- Male and female reproductive structures and their functions
- male: testes
- makes sperm in the seminiferous tubules.
- makes testosterone.
- female: ovaries
- houses immature egg, which matures monthly after puberty.
- makes estrogen.
- male: testes, penis, and various ducts and glands.
- sperm made in the seminiferous tubules.
- stored in the epididymis.
- travels through vas deferens → ejaculatory duct → urethra → penis
- mnemonic: seven up = Seminiferous tubules, Epididymis, Vas deferens, Ejaculatory duct, nothing, Urethra, Penis.
- female: ovaries, fallopian tubes, uterus, vagina
- Monthly cycle: primary oocyte matures into secondary oocyte every month. To prepare for it, the endometrium thickens. If fertilization doesn't occur, menses occur, and the cycle begins anew.
- GnRH = stimulates release of FSH and LH.
- FSH = folicle stimulating hormone = stimulates growth and maturation of follicle.
- Follicle = houses oocyte and produces estrogen.
- Estrogen = normally inhibits LH and FSH, but causes LH surge when it reaches a certain threshold.
- Estrogen reaches this threshold → surge of LH occurs.
- LH = leutinizing hormone = luteinizing hormone = stimulates the outer cells of the follicle = turns it into corpus luteum + maintains it.
- LH surge triggers primary oocyte → secondary oocyte → rupture of follicle.
- Corpus luteum = makes estrogen and progesterone = maintains endometrium.
- No fertilization → LH falls → corpus luteum dies → estrogen and progesterone fall → endometrium dies (menses) → cycle begins anew with FSH and LH re-rising.
- Fertilization occurs → implanted embryo releases hCG → hCG mimics LH to maintain corpus luteum → estrogen and progesterone maintained by corpus luteum → placenta takes over the responsibility of making estrogen and progesterone later on.
- differences between male and female structures
- male: mostly external. Shared passage with urinary tract.
- female: mostly internal. Separate passage from urinary tract.
- Gametogenesis by meiosis
- Male = spermatogenesis = occurs in the seminiferous tubules.
- Spermatogonium (2n) = stem cell. Mitosis of spermatogonium can either create more spermatogonium or create primary spermatocyte.
- Spermatogonium (2n) → mitosis → primary spermatocyte (2n). Occurs after puberty.
- Primary spermatocyte (2n) → meiosis I → Secondary spermatocyte (n).
- Secondary spermatocyte (n) → meiosos II → spermatid (n).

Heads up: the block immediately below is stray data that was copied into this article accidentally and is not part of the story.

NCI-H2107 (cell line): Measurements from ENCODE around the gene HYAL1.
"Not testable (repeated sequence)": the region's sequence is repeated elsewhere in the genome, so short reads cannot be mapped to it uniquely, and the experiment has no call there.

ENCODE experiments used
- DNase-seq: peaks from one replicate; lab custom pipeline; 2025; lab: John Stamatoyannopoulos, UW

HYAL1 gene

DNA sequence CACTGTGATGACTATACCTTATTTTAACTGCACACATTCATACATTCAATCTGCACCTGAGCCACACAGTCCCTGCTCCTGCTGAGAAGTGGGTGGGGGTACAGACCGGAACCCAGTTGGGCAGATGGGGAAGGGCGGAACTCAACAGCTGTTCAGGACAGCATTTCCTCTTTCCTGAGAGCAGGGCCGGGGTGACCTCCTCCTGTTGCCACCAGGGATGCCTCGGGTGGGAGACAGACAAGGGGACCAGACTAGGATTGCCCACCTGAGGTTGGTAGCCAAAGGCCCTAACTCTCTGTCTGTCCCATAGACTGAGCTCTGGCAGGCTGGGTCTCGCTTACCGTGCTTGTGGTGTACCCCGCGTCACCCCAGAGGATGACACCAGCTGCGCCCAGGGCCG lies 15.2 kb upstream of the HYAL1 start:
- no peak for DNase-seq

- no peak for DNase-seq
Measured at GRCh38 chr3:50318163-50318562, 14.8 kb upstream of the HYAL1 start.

- Spermatid (n) → mature → sperm (n). The fancy name for sperm is spermatozoa.
- Female = oogenesis = occurs in the ovaries, then fallopian tubes.
- Oogonium (2n) = stem cell.
- Oogonium (2n) → mitosis → primary oocyte.
- Primary oocyte (2n) arrests at prophase I (occurs before birth). One comes out of arrest every month (between puberty and menopause).
- Primary oocyte (2n) → meiosis I → secondary oocyte (n). Ruptures from ovary follicle into the fallopian tube.
- Secondary oocyte (n) arrests at metaphase II. Comes out of arrest if fertilization occurs.
- Secondary oocyte (n) → meiosis II → ovum (n).
- Ovum and sperm
- differences in formation
|Male and female gametogenesis side by side
||Spermatogonium renews its population by mitosis throughout life. Oogonium stops renewing its population sometime before birth
||Primary oocye arrests at prophase I
||Secondary oocyte arrests at metaphase II
||Between the secondary spermatocyte and the sperm, there's the spermatid
- differences in morphology
- Sperm = motile = flagella.
- Egg = non-motile = round.
- relative contribution to next generation
- Sperm contributes DNA only (the egg actively destroys sperm mitochondria).
- Egg contributes DNA + everything else (mitochondria, organelles, epigenetics).
- Reproductive sequence (fertilization, implantation, development, birth)
- fertilization: sperm + egg → zygote
- morula (solid ball)
- blastula (sea urchins) or blastocyst (mammals)
- the blastocyst is the one that implants in the endometrium
- Switch from getting oxygen from mom's blood → breathing.
- Switch from getting nutrients from mom's blood → suckling.
- Fetal circulation (which bypasses lungs and liver) → normal circulation (by closing off ducts and opennings).